The ultimate aim of an Early Product Management system is to ensure that all problems are detected and dealt with early in the product development process, totally eliminating the need for changes from the prototyping stage onwards. To this end, it is essential to clarify the technical resources required, the principal focuses of the activities, and the parameters to be evaluated (see Figure “Example Showing Company A’s Basic Approach to Producing the World’s No.1 Products, including Product Evaluation and Cost Assessment”).

Basic approach

At each stage in the Early Product Management system, a thorough technical investigation and design review should be carried out, with the aim of nipping problems in the bud.

Example Showing Company A’s Basic Approach to Producing the World’s No.1 Products, including Product Evaluation and Cost Assessment

(1) Figure “A Typical Early Product Management System” is a flow diagram of an actual Early Product Management system.
(2) It is important to carry out thorough investigations at each stage using FMEA (Failure Mode and Effects Analysis) or other techniques, and use these as a basis for identifying problems by means of design reviews with input from all concerned. Figure “Typical Benefits of Using an Early Product Management System” shows typical benefits gained by doing this.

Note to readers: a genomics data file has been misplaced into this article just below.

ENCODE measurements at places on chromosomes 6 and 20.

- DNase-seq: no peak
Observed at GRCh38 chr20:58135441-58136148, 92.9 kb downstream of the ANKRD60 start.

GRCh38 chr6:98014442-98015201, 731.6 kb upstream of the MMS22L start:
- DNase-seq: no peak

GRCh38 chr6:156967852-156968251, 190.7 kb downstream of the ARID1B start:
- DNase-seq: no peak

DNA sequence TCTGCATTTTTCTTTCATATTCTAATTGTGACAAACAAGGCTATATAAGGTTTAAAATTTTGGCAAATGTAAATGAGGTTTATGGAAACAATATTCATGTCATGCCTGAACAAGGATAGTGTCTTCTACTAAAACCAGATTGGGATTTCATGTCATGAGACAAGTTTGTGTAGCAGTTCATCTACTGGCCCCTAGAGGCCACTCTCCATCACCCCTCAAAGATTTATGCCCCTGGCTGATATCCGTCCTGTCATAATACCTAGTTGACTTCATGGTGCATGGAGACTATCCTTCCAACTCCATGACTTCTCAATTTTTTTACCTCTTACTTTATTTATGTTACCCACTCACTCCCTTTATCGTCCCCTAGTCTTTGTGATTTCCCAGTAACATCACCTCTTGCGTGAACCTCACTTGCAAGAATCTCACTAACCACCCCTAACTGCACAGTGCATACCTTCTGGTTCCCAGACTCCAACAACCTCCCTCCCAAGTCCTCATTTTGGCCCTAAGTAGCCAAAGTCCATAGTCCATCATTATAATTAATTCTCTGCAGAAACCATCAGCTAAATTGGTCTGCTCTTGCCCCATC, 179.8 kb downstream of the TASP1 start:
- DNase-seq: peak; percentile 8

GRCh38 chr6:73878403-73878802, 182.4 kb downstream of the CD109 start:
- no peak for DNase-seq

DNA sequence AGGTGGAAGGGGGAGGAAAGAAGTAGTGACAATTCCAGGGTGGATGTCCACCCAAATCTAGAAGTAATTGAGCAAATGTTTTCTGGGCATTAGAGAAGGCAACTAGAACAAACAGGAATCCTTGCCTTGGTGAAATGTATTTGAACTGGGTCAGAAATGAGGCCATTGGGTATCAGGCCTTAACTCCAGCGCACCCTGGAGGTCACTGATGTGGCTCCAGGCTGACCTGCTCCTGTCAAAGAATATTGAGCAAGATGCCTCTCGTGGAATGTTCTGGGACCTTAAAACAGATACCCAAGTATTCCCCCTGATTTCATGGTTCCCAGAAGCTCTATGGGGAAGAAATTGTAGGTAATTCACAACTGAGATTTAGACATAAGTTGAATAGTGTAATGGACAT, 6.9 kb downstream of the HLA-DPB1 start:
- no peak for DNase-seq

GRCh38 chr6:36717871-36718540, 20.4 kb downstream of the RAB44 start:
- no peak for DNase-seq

A Typical Early Product Management System
Typical Benefits of Using an Early Product Management System

Examples of some of the forms used in this particular system will now be given – Development Selection Sheet (Table “A Typical Development Selection Sheet”), Conformity Review Sheet (Figure “A Typical Conformity Review Sheet”), Concept Proposal Evaluation System (Table “Typical Use of a Concept Proposal Evaluation System”), Assembly FMEA (Figure “FMEA Assembly”) and Component FMEA (Figure “Typical FMEA (for Components)”).

A Typical Conformity Review Sheet
A Typical Development Selection Sheet
Typical Use of a Concept Proposal Evaluation System
FMEA Assembly
Typical FMEA (for Components)

(3) Product development should start with a process of defining the quality characteristics you want your product to have, in anticipation of what your users need and what new technology trends are likely to emerge. Examine your own company’s view of the characteristics of the product you are developing (i.e. the technology that needs to be developed), and take a good look at the characteristics of competitors’ products. This will help you work out the exact nature of the product you want to develop, and the technological hurdles you need to clear. Table “A Typical Characteristic Table for Products under Development” shows a typical product development characteristic table that has proved effective for doing this.

A Typical Characteristic Table for Products under Development

Leave a Reply